Thursday, 20 June 2019

The Space Between Time by Charlie Laidlaw


The Space Between Time by Charlie Laidlaw
Published in the UK by Accent Books today, the 20th June 2019.

A 2019 New Release Challenge read and one of my 2019 COYER Summer Challenge reads

How I got this book:
Received a review copy from the author

My rating: 4 of 5 stars


There are more stars in the universe than there are grains of sand on Earth... 

Emma Maria Rossini appears to be the luckiest girl in the world. She's the daughter of a beautiful and loving mother, and her father is one of the most famous film actors of his generation. She's also the granddaughter of a rather eccentric and obscure Italian astrophysicist. But as her seemingly charmed life begins to unravel, and Emma experiences love and tragedy, she ultimately finds solace in her once-derided grandfather's Theorem on the universe.

The Space Between Time is humorous and poignant and offers the metaphor that we are all connected, even to those we have loved and not quite lost.

I loved Charlie Laidlaw's previous novel, The Things We Learn When We're Dead, so was delighted to be offered a review copy of his newest offering, The Space Between Time. This story follows the apparently charmed life of Emma Rossini as she grows up in a seemingly picture perfect family which is soon revealed to us readers to be anything but perfect. I admit to being frequently baffled by the astrophysical diversions although I think I understood enough to appreciate how the scientific theories reflected aspects of Emma's life - or vice versa, perhaps! Overall though, I was happy that I didn't need a physics degree here, and soon found myself completely swept up into the story.

Laidlaw's humour is, again, pitched just at the right level to keep The Space Between Time from becoming a depressing drama. The novel does explore heavy themes of mental illness and family relationships, and ideas of personal responsibility, but Laidlaw's eye for the absurd and his dry turn of phrase really appealed to me. Each of the characters are fully-rounded nuanced people and Laidlaw is just as accomplished with his portrayals of female characters as with males. We see everyone slightly differently as Emma grows from child to teenager to adult and her perceptions change with her increased understanding of what had passed. This is cleverly done and felt very real throughout the novel. I now want to visit several of the stunning locations too, especially that North Berwick coastline which sounds bleakly wonderful.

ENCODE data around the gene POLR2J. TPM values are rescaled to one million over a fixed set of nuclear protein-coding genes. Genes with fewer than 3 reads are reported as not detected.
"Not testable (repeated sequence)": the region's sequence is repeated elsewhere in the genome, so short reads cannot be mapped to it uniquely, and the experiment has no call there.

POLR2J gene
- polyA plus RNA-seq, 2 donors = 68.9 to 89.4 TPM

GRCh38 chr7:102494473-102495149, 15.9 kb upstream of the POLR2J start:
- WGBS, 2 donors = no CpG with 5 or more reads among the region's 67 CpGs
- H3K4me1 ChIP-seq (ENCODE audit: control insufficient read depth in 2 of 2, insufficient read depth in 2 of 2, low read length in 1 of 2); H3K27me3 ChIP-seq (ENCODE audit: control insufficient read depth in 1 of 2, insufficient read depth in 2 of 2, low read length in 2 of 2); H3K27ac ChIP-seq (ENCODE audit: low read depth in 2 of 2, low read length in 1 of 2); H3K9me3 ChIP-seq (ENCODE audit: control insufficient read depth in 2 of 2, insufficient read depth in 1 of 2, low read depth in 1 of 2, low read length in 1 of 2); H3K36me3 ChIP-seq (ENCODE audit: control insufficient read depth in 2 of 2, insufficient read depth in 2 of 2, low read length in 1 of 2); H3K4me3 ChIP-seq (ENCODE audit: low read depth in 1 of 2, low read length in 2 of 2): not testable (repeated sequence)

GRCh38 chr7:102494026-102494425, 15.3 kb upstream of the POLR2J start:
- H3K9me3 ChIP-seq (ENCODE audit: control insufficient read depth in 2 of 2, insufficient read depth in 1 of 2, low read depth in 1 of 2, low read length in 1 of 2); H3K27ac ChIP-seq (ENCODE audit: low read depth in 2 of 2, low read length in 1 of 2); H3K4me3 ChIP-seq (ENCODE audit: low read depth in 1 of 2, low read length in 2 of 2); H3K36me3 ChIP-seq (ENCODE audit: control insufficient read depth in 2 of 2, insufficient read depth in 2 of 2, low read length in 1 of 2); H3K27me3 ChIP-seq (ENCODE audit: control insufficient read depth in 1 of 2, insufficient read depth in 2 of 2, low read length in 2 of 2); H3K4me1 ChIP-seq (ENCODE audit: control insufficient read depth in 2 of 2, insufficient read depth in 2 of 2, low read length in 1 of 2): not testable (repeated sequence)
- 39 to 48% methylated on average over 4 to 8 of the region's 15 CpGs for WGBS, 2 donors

I think The Space Between Time would be a great book club choice inspiring lots of animated discussions of the ideas it raises! I felt that it has important things to say about the way we see ourselves and the assumptions we often make about other people without any sense of their internal lives. It is also simply a great story and an engrossing read which I hope will have a wide appeal.

Etsy Find!
by Shenova in
California, USA

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Search Literary Flits for more:
Books by Charlie Laidlaw / Contemporary fiction / Books from Scotland

4 comments:

  1. I think reading about astrophysics stuff in fiction for fun would cause me to enter a reading slump!

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    1. Oh no! Laidlaw presents it in a light way so I didn't feel as overwhelmed as I have by nonfiction physics books

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  2. I am glad that the balance between the emotion and humor was done well enough to keep you from falling in too deep to the depressing emotions! I think the scientific stuff could go over my head but if you managed okay maybe I would be able to too.

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    Replies
    1. I probably would have got greater depth from the story had I understood the physics, but not doing so didn't dampen my enjoyment of the novel

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